Beer, wine, and liquor all contain alcohol. If you are drinking any of these, you are using alcohol. Your drinking patterns may vary, depending on who you are with and what you are doing.
You probably already know that drinking too much can cause many health problems. But even responsible drinking patterns can lead to health issues and other problems in your everyday life.
Alcoholism - risks; Alcohol abuse - risks; Alcohol dependence - risks; Risky drinking - risks
Long-term use of alcohol increases your chances of:
Even responsible drinking can lead to high blood pressure in some people.
Alcohol can affect your thinking and judgment each time you drink. Long-term alcohol use damages brain cells. This can lead to lasting damage to your memory, thinking, and the way you behave.
Damage to nerves from alcohol use can cause many problems, including
Drinking during pregnancy can harm the growing baby. Severe birth defects or fetal alcohol syndrome (FAS) may occur.
Oftentimes, people drink to make themselves feel better or to block feelings of sadness, depression, nervousness, or worry. But alcohol can:
Families are often affected when someone in the home uses alcohol. Violence and conflict in the home is much more likely when a family member is abusing alcohol. Children who grow up in a home where alcohol abuse is present are more likely to:
Drinking too much alcohol even once can harm you or others. It can lead to:
First, ask yourself what type of drinker you are?
Even if you are a responsible drinker, drinking too much just once can be harmful.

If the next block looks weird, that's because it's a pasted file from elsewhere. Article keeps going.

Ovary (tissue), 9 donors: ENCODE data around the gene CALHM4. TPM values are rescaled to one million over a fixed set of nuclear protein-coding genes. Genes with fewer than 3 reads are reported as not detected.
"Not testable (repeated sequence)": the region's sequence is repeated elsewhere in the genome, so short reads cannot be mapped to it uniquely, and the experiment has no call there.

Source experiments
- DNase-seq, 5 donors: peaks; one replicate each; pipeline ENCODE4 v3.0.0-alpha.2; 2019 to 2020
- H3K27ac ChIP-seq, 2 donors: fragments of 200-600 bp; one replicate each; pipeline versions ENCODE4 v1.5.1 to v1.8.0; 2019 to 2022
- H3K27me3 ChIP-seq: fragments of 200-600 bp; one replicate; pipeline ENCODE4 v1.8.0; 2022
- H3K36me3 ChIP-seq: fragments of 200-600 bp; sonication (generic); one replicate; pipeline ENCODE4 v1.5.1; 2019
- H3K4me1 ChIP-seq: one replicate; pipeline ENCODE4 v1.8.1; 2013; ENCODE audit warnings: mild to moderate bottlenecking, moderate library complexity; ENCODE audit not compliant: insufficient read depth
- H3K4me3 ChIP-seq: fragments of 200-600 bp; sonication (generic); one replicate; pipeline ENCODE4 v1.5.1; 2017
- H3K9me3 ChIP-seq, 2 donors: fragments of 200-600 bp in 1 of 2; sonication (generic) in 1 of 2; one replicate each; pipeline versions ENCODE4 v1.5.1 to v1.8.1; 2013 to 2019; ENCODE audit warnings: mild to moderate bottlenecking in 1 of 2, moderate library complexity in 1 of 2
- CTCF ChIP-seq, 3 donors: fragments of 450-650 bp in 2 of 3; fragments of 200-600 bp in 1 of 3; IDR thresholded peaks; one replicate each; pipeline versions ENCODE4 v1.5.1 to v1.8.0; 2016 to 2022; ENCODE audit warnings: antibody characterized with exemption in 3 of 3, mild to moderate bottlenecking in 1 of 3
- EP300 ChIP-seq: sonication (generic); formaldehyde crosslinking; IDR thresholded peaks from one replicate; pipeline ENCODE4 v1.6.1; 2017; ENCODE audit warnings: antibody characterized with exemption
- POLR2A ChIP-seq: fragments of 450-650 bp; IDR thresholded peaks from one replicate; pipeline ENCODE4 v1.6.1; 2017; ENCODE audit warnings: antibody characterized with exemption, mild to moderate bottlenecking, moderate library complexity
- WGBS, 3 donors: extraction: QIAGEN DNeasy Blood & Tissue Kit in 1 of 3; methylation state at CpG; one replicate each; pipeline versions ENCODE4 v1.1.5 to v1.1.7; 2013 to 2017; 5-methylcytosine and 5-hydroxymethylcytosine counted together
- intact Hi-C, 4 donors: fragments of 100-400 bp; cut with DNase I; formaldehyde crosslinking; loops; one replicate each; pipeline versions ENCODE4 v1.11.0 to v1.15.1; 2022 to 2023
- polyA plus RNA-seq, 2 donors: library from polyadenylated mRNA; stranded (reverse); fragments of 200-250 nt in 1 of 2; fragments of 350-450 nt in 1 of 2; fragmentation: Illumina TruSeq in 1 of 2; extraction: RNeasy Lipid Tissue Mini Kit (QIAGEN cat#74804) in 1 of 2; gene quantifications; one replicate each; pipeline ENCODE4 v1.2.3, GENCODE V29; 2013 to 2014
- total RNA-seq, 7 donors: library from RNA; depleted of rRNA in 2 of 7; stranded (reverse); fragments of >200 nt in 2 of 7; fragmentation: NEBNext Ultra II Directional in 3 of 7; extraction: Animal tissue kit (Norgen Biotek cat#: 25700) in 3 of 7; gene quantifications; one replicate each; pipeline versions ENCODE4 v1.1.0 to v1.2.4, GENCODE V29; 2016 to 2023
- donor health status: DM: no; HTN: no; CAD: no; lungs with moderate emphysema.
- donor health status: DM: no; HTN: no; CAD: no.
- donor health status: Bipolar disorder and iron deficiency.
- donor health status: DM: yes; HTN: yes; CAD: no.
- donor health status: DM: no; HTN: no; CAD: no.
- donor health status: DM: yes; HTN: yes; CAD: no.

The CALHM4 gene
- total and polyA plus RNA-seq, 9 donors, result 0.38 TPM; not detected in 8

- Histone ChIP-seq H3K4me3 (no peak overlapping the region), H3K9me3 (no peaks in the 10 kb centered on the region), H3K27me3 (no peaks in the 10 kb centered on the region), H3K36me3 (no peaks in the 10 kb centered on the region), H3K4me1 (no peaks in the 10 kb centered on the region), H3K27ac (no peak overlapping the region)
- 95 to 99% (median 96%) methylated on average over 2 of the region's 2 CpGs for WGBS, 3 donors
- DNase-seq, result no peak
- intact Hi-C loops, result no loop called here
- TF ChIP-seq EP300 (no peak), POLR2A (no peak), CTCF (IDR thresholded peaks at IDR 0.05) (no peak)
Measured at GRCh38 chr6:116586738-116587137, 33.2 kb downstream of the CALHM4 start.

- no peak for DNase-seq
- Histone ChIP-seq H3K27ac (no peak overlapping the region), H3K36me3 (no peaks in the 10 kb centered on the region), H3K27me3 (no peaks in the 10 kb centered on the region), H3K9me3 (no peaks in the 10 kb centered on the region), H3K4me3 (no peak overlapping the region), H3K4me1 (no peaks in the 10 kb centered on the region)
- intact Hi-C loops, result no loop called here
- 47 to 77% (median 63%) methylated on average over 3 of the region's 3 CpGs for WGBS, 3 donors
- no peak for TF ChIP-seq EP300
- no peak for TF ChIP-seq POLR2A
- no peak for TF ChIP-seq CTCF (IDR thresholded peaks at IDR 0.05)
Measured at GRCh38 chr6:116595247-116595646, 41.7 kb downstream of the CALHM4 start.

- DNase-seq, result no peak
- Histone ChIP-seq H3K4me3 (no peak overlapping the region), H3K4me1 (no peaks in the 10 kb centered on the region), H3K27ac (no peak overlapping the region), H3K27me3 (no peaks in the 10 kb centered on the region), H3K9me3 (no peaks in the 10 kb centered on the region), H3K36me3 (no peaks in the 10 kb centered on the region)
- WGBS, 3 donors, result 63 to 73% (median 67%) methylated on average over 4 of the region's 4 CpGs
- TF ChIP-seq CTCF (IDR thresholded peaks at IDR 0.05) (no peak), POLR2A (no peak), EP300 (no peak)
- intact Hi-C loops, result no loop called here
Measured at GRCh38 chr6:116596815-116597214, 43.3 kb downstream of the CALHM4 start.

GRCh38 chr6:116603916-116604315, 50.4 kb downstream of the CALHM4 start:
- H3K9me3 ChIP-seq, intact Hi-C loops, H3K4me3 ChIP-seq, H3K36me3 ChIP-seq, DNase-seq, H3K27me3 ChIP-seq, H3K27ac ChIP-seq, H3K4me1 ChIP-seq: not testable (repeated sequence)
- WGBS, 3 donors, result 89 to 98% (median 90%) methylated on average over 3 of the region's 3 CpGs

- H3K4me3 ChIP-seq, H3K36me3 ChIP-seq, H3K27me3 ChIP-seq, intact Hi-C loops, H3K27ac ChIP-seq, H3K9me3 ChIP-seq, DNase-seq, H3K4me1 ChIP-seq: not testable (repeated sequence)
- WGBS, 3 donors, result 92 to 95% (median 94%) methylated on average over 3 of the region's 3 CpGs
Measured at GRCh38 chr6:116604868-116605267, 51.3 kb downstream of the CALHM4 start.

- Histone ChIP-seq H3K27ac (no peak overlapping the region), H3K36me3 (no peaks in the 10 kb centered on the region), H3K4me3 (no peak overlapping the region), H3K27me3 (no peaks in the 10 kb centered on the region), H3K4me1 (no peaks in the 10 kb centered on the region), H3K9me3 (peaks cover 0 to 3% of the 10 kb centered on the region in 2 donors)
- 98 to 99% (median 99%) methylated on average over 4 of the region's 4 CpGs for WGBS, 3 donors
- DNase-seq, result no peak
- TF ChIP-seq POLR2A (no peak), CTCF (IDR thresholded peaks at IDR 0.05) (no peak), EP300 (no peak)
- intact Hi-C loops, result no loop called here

Be aware of your drinking patterns. Learn ways to cut back on drinking.
If you cannot control your drinking or if your drinking is becoming harmful to yourself or others, seek help from:
American Psychiatric Association. Diagnostic and statistical manual of mental disorders. 5th ed. Arlington, VA: American Psychiatric Publishing. 2013.
National Institute on Alcohol Abuse and Alcoholism. Alcohol use disorder: a comparison between DSM-IV and DSM-5. November 2013. http://pubs.niaaa.nih.gov/publications/dsmfactsheet/dsmfact.pdf. Accessed on May 11, 2014.
O'Connor PG. Alcohol abuse and dependence. In: Goldman L, Schafer AI, eds. Goldman's Cecil Medicine. 24th ed. Philadelphia, PA: Elsevier Saunders; 2012:chap 32.
Sherin K, Seikel S. Alcohol use disorders. In: Rakel RE, Rakel DP, eds. Textbook of Family Medicine. 8th ed. Philadelphia, PA: Elsevier Saunders; 2011:chap 49.
Updated by: Linda J. Vorvick, MD, Medical Director and Director of Didactic Curriculum, MEDEX Northwest Division of Physician Assistant Studies, Department of Family Medicine, UW Medicine, School of Medicine, University of Washington. Also reviewed by David Zieve, MD, MHA, Isla Ogilvie, PhD, and the A.D.A.M. Editorial team.
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